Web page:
The U.S. has lost 5 million factory jobs since 2000. And trade has indeed claimed production jobs – in particular when China joined the World Trade Organization in 2001. Nevertheless, there was no downturn in U.S. manufacturing output. As a matter of fact, U.S. production has been growing over the last decades. From 2006 to 2013, “manufacturing grew by 17.6%, or at roughly 2.2% per year,” according to a report from Ball State University. The study reports as well that trade accounted for 13% of the lost U.S. factory jobs, but [almost] 88% of the jobs were taken by robots and other factors at home.

If not China, what then explains these job losses? It’s simple: factories don’t need as many workers as they used to, because robots increasingly do the work. – Wolfgang Lehmacher, Fortune Magazine, 8 November 2016.

Fascinating, right? Five million factory jobs gone in the United States alone, and the vast majority of them lost to machines, not migrants or trade or low offshore wages or corporate conspiracies. Instead, experts say, the overall share of tasks performed by robots will rise from a global average of around 10% across all manufacturing industries today to around 25% by 2025.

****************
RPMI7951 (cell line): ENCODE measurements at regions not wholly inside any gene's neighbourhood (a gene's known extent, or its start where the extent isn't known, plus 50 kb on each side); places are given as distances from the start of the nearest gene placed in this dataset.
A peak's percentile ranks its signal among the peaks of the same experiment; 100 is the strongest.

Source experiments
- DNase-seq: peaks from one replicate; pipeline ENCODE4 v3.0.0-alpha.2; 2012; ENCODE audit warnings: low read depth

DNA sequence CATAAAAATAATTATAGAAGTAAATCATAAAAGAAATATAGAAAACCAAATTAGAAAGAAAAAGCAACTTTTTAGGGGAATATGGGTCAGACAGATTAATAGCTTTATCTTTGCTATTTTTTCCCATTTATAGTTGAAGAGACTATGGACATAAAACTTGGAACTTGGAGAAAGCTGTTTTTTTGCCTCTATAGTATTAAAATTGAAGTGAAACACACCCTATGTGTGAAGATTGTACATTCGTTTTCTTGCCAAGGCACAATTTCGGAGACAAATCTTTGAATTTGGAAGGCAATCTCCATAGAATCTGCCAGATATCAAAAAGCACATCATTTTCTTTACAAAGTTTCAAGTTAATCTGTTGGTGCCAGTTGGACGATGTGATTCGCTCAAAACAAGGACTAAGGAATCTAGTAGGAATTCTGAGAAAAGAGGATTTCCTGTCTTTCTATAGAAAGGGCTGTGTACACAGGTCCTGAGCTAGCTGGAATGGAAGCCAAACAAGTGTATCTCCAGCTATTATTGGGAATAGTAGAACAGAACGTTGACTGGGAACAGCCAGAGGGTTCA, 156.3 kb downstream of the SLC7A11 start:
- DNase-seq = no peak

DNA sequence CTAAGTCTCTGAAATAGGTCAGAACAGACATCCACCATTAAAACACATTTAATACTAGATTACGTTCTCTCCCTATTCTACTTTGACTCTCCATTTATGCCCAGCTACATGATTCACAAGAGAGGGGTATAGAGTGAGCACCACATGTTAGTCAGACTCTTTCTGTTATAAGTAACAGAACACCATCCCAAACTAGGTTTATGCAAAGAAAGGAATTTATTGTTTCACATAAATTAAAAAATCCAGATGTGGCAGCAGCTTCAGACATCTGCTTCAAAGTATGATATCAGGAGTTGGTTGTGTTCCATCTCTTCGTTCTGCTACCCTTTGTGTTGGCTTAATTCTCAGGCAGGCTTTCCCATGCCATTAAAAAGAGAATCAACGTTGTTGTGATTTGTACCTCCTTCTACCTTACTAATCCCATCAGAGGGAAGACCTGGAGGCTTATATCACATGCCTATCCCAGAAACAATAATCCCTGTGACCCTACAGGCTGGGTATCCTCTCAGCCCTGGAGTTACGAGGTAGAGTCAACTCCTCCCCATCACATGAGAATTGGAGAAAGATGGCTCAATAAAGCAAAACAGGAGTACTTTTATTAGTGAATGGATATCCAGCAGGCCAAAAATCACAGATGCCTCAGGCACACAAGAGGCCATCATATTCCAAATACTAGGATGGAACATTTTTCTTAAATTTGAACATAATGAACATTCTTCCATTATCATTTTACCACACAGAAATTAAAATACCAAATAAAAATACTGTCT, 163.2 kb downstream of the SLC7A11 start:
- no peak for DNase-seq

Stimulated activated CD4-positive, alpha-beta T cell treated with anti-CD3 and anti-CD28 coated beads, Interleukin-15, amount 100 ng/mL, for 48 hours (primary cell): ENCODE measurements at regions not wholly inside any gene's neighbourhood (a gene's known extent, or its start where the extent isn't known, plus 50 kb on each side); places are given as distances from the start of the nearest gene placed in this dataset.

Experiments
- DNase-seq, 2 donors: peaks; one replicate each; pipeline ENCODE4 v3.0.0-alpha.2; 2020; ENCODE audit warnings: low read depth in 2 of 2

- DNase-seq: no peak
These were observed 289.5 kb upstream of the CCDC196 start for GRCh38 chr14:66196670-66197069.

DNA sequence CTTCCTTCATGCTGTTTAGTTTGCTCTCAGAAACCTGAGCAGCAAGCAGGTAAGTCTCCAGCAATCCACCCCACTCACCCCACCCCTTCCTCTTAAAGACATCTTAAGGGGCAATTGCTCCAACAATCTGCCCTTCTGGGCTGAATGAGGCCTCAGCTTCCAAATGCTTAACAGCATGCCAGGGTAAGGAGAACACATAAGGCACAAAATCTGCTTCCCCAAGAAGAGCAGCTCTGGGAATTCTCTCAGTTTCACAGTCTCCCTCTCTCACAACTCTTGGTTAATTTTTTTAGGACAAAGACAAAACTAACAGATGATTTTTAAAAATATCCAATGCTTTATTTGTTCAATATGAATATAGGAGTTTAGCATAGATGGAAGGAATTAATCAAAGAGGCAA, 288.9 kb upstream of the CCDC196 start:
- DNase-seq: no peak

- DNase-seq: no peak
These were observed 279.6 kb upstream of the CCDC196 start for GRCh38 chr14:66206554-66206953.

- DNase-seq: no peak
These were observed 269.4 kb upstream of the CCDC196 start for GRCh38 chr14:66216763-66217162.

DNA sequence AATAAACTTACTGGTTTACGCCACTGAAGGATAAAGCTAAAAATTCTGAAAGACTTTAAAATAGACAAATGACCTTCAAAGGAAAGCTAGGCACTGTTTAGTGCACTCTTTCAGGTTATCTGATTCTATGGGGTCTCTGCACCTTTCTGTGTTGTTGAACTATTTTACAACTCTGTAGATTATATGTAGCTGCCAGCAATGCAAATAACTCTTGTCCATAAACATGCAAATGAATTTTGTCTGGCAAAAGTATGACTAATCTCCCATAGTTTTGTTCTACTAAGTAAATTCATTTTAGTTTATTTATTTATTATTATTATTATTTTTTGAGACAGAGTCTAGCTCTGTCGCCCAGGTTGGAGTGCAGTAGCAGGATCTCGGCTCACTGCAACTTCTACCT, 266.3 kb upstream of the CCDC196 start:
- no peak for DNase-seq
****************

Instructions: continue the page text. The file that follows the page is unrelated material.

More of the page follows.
How long before a robot does your job? The global business consulting firm McKinsey & Company, in their recent report on automation, gives us a clue:

… currently demonstrated technologies could automate 45 percent of the activities people are paid to perform and that about 60 percent of all occupations could see 30 percent or more of their constituent activities automated, again with technologies available today. – Michael Chui, James Manyika, and Mehdi Miremadi, Where Machines Could Replace Humans—and Where they Can’t (Yet), McKinsey, July 2016.

So what’s the solution? If the manufacturing, factory and assembly-line jobs no longer exist—at least not for people—what will the humans do? How will we support ourselves and our families?